IKEA’s CIO on Work-Life Balance

What do the CIOs of major companies think about mobility? Do they think it’s creating a better work/life balance for end-users? How does it affect their own work/life balance? We aim to answer all those questions with our series of CIO interviews, where we get the opinions of people who are at the top of their game. First up is IKEA’s CIO Paolo Cinelli.

Paolo’s been in his position at IKEA since February 2009 and has some enviable CV highlights, including a stints as CIO at Heineken and IT Associate Director at Procter & Gamble.

Find out what Paolo thinks about mobility, BYOD and the work/life balance at IKEA below.

Work/Life

What time does your working day start?
It never starts, it never ends. Yin and Yang.

What time does your working day end?
When I finish doing something, I start doing something else – both in the personal and professional sphere – but I try to focus on purposeful matters. Doing things with a purpose gives me energy (I also consider thinking, reflecting, even sleeping, as ‘doing’).

Mobility

How many mobile devices do you have/prefer to have?
I have too many – I wish to have only one. The real extreme would be to have none, but I’m not there yet. I’m fortunate to be in a company which is, culturally, not gadget-oriented.

Which devices do you take on business trips and why?
A laptop (to avoid paper, to better read attachments, to prepare/review documents) and a smartphone (to speak with people, to check the calendar, to handle quick emails on the move, to check social dialogues).

What is your take on BYOD?
I’m favourable, open and relaxed about BYOD. We have introduced it with certain limitations, and it is appreciated.

To what extent is BYOD impacting your organisation?
BYOD has a slightly positive impact. Users who have opted for it feel better, because they have had a choice of what device to use. IT people generally feel better, because BYOD allows them to extend certain services to a broader range of users.

Do you have a BYOD strategy as such?
No, we spare the word strategy for matters that are much more important.

To what extent is remote working a burden on the IT function?
Nobody works all the time from a desk anymore, so remote working is the norm, not a burden. We encourage remote working when it helps to be more efficient and sustainable, as it also facilitates frequent collaboration.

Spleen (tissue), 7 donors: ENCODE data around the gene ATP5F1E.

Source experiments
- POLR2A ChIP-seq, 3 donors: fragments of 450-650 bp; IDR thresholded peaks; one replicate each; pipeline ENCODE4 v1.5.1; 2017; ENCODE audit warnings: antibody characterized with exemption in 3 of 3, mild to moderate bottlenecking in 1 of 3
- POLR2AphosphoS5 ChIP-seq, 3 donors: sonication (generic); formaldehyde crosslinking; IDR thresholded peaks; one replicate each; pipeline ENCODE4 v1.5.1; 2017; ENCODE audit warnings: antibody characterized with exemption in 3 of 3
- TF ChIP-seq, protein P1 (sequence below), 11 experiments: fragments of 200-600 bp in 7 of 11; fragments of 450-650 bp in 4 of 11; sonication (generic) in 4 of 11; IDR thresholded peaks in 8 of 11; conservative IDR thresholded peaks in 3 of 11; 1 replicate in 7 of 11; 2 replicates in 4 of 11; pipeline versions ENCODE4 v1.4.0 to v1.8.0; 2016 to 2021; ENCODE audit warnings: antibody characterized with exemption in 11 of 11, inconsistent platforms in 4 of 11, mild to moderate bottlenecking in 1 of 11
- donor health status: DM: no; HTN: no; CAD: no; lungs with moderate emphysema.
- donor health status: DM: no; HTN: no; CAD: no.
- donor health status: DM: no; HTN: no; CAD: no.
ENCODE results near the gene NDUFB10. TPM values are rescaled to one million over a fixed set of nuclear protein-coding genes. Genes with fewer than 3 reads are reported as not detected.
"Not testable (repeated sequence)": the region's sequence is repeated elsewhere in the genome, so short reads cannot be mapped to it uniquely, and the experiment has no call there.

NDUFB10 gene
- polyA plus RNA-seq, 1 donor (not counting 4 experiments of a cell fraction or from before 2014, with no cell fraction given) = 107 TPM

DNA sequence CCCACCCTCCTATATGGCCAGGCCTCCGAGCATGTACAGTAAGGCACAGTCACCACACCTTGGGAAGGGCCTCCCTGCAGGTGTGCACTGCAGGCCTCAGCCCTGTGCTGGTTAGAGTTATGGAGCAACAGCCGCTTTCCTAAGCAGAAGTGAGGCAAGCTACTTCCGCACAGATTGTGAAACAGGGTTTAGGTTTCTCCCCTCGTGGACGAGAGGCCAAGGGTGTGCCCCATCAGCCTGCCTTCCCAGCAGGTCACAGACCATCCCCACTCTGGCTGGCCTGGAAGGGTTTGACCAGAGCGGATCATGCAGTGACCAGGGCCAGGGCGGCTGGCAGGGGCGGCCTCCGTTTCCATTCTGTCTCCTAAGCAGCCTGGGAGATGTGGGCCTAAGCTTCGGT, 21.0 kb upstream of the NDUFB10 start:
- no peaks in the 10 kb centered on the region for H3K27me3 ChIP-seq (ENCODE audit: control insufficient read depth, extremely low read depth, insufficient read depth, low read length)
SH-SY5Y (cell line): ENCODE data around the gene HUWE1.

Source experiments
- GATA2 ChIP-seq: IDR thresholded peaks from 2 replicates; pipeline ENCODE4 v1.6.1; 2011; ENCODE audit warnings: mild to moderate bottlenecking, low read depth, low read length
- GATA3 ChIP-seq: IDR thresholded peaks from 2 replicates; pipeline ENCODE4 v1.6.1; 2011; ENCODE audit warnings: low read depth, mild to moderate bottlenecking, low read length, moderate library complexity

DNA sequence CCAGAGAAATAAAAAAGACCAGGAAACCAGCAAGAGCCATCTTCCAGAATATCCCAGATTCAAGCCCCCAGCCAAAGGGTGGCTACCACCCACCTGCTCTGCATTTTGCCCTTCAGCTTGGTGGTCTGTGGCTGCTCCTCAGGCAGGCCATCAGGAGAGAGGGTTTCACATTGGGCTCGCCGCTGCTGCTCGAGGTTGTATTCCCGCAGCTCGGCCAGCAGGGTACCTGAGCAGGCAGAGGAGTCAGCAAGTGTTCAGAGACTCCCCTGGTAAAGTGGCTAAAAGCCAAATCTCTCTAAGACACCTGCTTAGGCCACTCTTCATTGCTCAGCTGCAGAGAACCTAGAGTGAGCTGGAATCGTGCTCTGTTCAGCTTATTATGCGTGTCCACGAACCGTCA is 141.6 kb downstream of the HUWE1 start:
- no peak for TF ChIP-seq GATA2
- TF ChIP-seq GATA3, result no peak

Personal

What time do you get to bed?
10:30pm on average – always with a good book.

What time do you get up?
6:00am on average, sometimes ahead of the alarm clock.

What is your greatest fear?
That life will be harder for the next generation.

Who is your hero and why?
My heroes are all those people who help others without expecting anything back. There are many of them, but they deliberately do not stand out. They do not need to be known, yet they are the example, and they are never enough.

What do you believe to be your most admirable quality?
It’s not for me to judge.

Where would you would gain the most from further personal development?
Getting better and better at coaching people.

What word most closely encapsulates your life philosophy?
Change.

Ebook or paper?
Paper.

Downtime

How do you use your free time?
All time is free, but I feel extremely free when playing soccer, running and playing guitar.

Where is your favourite holiday destination?
Africa, but I can’t get there often enough.

What is your favourite film?
Life is Beautiful.

Opinion

What are CIOs for?
For companies to take advantage of information.

Are you optimistic or pessimistic about the next 12 months and why?
Optimistic, because I am by nature.

What could the vendor community do to raise its game?
Less conferences, more focus on value to clients.

What’s your preference – Android, Windows or iOS?
Android is more open.

Helping Hand

What advice would you have appreciated receiving at the outset of your career?
Focus on understanding the business.

Why would you/wouldn’t you recommend a career as a CIO?
Become a CIO only if you are genuinely willing to help others succeed and you have a lot of patience.

What advice would you give to up-and-coming CIOs?
Focus on understanding the business.

What If?

What would you do if unconstrained by IT budget?
Probably the same things I do now.

If you had to take a sabbatical as another CxO, which role would you choose and why?
I would like to focus entirely on business transformation management.

Source: http://businessvalueexchange.com/ikeas-cio-on-work-life-balance/#sthash.iTl6cxyN.dpuf

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